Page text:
DWI or MRA conducted immediately after Aneurysm clipping may be affected by artifacts resulting from the surgical procedure, such as intracranial air or motion artifacts from the patient.

DWI was performed using two-dimensional, single-shot, spin-echo, echo planar imaging of the entire brain with the following parameters: echo time (TE), 50; repetition time (TR), infinite; B, 1000 s/mm2; field of view (FOV), 24 × 24 cm; flip angle, 90°; imaging matrix, 128 × 128; slice thickness, 5.5 mm with a 1.5-mm gap; and number of slices, 20. Three- dimensional T1 fast field echo time-of-flight MRA of the circle of Willis was performed using the following parameters: flip angle, 18°; TR, 25 ms; TE, 3.5 ms; slice thickness, 1.2 mm; FOV, 20 × 20; matrix size, 512 × 205; number of slices, 132– 160; slice gap, 0.6 mm.

Any new hyperintensities observed using postoperative DWI were interpreted as new ischemic lesions that developed after aneurysm clipping 3).

Hyperintense lesions around the resection cavity on magnetic resonance diffusion-weighted imaging (MR-DWI) frequently appear after brain tumor surgery due to the damage of surrounding brain. The putative connection between the lesion and the prognosis for patients with glioblastoma (Glioblastoma) was explored in sixty-one patients with newly diagnosed Glioblastoma. Postoperative MRI was performed within 2 weeks after the initial surgery.

The cases into two groups depending on whether DWI hyperintense lesions were observed or not [DWI(+) group and DWI(-) group]. Progression-free survival (PFS) and overall survival (OS) were compared between the two groups. Forty-two patients were identified. The various extents of hyperintense lesions around the resection cavity were observed in 28/42 (66.7 %) cases. In the DWI(+) and DWI(-) groups, median PFS was 10.0 [95 % confidence interval (CI) 8.4-11.5] and 6.7 (95 % CI 4.9-8.5) months, respectively (p = 0.042), and median OS was 18.0 (95 % CI 12.2-23.8) and 17.0 (95 % CI 15.7-18.3) months, respectively (p = 0.254). On multivariate analysis, the presence of DWI hyperintense lesion was more likely to be an independent predictor for 6-month PFS (p = 0.019; HR, 0.038; 95 % CI 0.002-0.582). Tumor recurrence appeared outside the former DWI hyperintense lesion. Hyperintense lesions surrounding the resected Glioblastoma on MR-DWI might be a favorable prognostic factor in patients with Glioblastoma 4).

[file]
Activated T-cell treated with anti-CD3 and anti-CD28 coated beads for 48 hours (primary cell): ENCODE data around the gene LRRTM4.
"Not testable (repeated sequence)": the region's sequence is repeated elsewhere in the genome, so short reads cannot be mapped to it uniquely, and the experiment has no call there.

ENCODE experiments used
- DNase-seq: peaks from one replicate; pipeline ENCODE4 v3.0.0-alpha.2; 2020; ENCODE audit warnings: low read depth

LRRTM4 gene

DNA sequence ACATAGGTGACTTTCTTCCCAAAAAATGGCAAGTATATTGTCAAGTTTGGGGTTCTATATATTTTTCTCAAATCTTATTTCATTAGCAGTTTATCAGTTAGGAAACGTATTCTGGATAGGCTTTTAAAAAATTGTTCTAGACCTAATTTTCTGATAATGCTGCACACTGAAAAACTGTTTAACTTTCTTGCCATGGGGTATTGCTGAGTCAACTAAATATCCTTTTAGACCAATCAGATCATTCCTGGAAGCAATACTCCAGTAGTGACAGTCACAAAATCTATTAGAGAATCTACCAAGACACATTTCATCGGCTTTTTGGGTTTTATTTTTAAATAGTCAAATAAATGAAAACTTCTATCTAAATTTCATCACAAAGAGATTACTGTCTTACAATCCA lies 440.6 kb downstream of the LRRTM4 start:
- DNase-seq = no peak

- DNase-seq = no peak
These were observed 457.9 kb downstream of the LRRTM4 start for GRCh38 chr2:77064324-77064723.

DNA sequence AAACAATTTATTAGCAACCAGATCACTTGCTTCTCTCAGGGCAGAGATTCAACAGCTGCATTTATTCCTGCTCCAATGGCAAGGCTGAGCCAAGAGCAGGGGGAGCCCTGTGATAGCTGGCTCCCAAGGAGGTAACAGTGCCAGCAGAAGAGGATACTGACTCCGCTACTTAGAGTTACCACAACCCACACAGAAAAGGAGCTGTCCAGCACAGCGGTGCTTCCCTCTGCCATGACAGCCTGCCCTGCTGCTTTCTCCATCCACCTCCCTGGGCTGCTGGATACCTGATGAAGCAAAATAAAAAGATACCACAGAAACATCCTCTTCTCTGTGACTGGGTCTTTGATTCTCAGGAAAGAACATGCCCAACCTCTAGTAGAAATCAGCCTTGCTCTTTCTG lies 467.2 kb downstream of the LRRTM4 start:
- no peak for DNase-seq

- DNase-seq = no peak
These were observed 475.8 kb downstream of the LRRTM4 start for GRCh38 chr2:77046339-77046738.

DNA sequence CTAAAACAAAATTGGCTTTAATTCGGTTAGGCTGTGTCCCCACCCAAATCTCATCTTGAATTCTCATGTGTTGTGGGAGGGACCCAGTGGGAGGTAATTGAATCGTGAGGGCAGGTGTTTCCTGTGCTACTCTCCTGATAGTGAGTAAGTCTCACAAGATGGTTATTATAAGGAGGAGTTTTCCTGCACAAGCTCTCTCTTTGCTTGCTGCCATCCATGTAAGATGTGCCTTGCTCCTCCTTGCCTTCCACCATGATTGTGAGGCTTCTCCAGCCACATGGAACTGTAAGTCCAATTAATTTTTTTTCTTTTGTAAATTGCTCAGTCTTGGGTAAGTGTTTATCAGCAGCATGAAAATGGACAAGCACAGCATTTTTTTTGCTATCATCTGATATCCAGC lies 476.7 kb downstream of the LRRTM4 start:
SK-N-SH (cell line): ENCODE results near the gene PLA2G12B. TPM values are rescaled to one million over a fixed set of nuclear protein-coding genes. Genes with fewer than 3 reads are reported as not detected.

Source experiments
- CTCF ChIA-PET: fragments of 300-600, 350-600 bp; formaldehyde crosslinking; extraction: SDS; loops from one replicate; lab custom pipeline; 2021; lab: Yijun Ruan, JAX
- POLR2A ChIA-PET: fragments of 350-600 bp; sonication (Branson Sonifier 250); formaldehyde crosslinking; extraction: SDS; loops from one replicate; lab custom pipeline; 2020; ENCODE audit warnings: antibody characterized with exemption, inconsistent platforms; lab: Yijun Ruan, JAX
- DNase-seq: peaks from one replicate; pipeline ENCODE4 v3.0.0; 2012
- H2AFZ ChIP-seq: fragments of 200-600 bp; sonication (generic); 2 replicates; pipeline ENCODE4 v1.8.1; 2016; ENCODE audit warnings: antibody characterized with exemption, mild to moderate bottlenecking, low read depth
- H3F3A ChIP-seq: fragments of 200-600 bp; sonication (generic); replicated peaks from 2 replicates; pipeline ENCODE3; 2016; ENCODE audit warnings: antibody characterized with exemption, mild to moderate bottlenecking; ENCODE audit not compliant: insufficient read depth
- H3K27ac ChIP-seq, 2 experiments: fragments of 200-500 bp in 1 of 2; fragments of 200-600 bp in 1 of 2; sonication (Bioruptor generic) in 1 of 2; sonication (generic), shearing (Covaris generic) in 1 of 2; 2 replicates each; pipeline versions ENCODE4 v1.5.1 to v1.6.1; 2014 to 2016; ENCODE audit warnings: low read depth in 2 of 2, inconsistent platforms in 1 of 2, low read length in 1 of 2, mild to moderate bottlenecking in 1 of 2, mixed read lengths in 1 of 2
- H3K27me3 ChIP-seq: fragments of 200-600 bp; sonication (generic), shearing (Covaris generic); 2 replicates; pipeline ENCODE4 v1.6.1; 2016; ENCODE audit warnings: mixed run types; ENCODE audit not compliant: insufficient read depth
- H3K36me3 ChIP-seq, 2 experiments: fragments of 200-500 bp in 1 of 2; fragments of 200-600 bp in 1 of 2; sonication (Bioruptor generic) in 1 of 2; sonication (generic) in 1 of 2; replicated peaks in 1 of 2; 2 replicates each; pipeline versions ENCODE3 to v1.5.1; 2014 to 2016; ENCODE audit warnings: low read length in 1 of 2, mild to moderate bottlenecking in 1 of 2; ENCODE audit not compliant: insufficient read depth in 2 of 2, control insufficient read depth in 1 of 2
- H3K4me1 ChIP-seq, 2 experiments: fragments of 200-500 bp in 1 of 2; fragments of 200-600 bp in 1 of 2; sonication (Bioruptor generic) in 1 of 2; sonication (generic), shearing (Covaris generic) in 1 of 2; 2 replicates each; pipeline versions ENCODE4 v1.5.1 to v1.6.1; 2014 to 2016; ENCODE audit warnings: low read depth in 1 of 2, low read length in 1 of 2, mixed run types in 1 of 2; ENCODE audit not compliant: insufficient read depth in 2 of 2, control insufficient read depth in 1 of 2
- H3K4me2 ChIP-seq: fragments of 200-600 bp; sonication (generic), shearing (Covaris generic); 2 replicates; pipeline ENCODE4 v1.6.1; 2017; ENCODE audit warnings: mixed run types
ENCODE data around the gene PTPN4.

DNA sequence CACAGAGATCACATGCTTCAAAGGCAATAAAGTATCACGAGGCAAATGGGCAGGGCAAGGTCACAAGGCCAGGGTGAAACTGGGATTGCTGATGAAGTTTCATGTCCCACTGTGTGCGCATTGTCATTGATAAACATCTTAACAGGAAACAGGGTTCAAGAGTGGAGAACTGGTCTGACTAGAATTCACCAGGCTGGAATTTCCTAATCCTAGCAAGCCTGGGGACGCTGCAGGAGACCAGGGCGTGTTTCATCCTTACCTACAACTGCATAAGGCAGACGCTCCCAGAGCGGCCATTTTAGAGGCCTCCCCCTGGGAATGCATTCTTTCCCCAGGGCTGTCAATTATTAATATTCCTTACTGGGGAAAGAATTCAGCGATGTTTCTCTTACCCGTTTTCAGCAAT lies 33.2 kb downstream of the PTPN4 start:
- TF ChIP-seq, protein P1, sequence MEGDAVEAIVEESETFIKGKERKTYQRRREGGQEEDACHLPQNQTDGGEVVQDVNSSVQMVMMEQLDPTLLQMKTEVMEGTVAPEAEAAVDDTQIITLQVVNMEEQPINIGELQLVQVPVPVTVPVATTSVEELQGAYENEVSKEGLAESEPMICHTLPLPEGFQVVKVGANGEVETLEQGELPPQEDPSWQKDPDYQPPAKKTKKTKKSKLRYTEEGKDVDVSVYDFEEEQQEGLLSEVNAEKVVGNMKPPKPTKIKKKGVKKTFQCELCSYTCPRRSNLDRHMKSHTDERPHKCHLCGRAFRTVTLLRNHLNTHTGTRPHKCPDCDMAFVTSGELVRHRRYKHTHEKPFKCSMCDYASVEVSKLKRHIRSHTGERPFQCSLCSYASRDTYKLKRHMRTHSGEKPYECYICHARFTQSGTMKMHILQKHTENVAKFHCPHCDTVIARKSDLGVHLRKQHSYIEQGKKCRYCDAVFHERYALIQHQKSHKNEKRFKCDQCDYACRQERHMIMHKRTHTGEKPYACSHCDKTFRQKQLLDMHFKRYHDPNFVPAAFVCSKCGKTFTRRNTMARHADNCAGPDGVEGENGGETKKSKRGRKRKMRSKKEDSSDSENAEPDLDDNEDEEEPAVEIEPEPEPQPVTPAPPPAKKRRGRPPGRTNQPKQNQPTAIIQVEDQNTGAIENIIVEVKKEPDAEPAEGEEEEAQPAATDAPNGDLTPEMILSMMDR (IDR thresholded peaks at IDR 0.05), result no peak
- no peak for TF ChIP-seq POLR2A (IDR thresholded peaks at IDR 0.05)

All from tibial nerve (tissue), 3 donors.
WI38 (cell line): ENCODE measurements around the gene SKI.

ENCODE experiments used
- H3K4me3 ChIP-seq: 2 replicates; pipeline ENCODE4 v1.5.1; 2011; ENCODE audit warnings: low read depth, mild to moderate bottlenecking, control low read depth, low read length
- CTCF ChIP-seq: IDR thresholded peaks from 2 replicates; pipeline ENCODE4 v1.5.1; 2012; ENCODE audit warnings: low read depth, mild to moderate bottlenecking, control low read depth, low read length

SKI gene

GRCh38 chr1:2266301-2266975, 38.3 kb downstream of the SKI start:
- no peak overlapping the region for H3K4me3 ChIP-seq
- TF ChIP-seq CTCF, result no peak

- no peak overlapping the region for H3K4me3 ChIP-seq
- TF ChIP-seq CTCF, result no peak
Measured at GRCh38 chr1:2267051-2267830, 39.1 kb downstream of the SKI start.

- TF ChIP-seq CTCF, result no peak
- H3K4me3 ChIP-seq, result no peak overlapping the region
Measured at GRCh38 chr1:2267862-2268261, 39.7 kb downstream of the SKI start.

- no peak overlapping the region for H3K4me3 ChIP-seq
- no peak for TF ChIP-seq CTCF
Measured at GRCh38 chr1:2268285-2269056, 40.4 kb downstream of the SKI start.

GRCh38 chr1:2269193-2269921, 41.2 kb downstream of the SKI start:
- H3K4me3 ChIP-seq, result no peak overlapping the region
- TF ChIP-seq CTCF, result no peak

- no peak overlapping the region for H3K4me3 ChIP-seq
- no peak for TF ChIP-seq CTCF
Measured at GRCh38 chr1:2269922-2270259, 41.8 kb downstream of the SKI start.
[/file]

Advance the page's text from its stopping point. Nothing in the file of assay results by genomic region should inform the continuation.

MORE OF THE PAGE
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Koral K, Mathis D, Gimi B, et al. Common pediatric cerebellar tumors: correlation between cell densities and apparent diffusion coefficient metrics. Radiology 2013;268:532– 7.
Murai Y, Adachi K, Matano F, Takagi R, Amano Y, Kobayashi S, Kitamura T, Teramoto A. 3.0-T diffusion images after clipping of middle cerebral artery aneurysm. Turk Neurosurg. 2013;23(6):772-7. doi: 10.5137/1019-5149.JTN.7886-13.1. PubMed PMID: 24310461.
Furuta T, Nakada M, Ueda F, Watanabe T, Arakawa Y, Higashi R, Hashimoto M, Nitta H, Hayashi Y, Hamada JI. Prognostic paradox: brain damage around the glioblastoma resection cavity. J Neurooncol. 2014 Mar 7. [Epub ahead of print] PubMed PMID: 24604751.